“I’m only here during the week when I’m interning on Wall Street. On the weekend, I take the Hampton Jitney to Sag Harbor. This is nice enough. Can we offer you something to drink?”
I shook my head.
Another young man, in a voice not to be overheard, said, “If you are waiting to take her home, they lock up at midnight. And they relax the rules for visitors in summer. If you leave after midnight, press the hidden button over the door in the foyer. It opens a panel to get out through the servants’ entrance. I’ll show you.” He directs me to the entrance and points to the secret button above a wooden panel.
I thank him, thinking if we could not get out through the servant’s entrance, we would spend the night locked in the sitting room and I would be late for my morning shift. I wasn’t quite tall enough to reach the secret button. I looked around for a chair or stool I could stand on. I could not very well put my feet on the tapestry upholstered fauteuils. There was a short ladder used to reach for books in the bookcases. I just might be able to reach that magic button. It wasn’t necessary to reach higher. She returned alone to the common room before midnight in an aura of joy mixed with sadness you could see in her eyes.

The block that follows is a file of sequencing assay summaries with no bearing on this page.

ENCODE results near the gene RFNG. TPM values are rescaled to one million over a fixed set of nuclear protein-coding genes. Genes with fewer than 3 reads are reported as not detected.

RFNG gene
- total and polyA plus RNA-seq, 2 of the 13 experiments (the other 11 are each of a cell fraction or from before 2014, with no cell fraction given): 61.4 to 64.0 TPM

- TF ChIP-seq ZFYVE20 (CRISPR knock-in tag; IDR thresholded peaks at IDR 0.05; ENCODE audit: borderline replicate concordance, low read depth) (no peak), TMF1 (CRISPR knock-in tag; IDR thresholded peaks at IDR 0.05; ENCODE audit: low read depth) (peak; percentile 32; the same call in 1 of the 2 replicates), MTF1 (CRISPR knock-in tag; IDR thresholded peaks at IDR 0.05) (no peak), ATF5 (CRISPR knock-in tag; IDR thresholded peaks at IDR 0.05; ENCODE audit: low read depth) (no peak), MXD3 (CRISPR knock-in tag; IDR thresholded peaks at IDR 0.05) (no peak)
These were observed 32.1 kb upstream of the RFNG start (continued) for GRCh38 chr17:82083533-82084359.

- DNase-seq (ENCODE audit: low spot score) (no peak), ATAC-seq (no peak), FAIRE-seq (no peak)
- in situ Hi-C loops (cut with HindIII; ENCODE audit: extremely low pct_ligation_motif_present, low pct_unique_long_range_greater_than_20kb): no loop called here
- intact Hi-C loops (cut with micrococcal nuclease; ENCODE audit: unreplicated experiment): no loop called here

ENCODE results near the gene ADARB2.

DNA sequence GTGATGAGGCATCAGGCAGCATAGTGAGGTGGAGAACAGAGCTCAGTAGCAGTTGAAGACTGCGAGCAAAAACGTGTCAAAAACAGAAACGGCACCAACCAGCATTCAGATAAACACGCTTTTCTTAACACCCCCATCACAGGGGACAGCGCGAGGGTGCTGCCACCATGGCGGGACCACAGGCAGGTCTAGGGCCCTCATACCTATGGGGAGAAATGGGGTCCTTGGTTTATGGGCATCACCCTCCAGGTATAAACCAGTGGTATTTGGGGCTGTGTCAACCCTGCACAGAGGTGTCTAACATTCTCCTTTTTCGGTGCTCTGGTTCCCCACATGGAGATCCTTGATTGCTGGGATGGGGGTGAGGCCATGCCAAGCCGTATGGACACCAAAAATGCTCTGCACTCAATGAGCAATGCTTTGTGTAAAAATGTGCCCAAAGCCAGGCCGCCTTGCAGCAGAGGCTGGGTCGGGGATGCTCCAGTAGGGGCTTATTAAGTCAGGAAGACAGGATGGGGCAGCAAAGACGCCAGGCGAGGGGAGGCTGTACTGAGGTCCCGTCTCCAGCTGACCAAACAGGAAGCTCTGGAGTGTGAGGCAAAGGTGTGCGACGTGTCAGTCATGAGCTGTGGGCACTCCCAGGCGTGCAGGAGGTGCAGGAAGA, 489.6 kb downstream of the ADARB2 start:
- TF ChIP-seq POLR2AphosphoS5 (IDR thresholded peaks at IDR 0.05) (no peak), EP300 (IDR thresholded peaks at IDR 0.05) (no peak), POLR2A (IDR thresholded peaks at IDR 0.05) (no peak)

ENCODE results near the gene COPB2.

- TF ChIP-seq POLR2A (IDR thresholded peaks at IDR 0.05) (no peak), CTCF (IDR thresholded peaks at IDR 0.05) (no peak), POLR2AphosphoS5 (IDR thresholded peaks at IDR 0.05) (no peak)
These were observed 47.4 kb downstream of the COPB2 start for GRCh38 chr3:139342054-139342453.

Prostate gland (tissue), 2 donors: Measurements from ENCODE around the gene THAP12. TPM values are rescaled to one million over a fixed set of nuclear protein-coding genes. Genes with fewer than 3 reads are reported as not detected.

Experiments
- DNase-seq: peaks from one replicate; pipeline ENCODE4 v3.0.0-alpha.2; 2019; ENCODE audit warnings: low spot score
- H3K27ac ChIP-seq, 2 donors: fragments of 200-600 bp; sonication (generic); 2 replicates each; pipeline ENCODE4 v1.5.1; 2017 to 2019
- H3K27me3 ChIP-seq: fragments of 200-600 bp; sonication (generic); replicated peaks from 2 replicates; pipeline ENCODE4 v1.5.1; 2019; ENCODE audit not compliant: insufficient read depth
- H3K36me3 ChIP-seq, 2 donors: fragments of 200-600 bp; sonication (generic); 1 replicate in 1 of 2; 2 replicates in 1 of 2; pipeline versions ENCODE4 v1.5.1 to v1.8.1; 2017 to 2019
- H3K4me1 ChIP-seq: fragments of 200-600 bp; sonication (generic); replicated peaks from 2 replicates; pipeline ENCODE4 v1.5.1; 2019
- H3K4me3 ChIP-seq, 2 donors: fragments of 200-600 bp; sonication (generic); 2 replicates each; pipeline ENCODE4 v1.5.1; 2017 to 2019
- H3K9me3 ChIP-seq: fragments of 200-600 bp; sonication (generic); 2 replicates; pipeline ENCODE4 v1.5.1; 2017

I never saw him again.
I did not ask her if she was happy or sad because my being had been reduced to an instrument of assignation with another and her disappearance earlier before my very eyes triggered the deep wound of jealousy. At the same time, I experienced the bliss of knowing my unrequited love must have made her happy.
When you love, make allowances for your humiliation to please your beloved because she is goodness incarnate, a Goddess who can do no wrong. Never let your mind venture beyond the threshold across which the couple disappears. You are never crossing that threshold if you are not college-bound.
Time takes time and the moment comes when it becomes a story of the telling of a friend’s erotic adventures when they are willing to share them. A half century later over a candlelit supper before the fireplace at her country house when no harm could be done she makes her confession for posterity. There was nothing to confess and though she had forgotten it was me who escorted her that night, I said nothing.
“I waited until my father was asleep to sneak out of the apartment,” she said. “When we were in his room, we removed our clothes and kissed and talked and looked at each other and touched. We agreed to wait,” she said.
In their chaste relationship, in the divine union of their two bodies, they did nothing forbidden. Waiting was eternal testimony to the sincerity of their love.
We know what became of him. He went to college, then to Vietnam and never returned. It never dawned on me the night we met for the first and last time that war would break out, that he would become a decorated war hero and I would survive. We, the cowardly souls of discretion, never die. I have been dying to tell this story ever since - wishing the Prince were alive.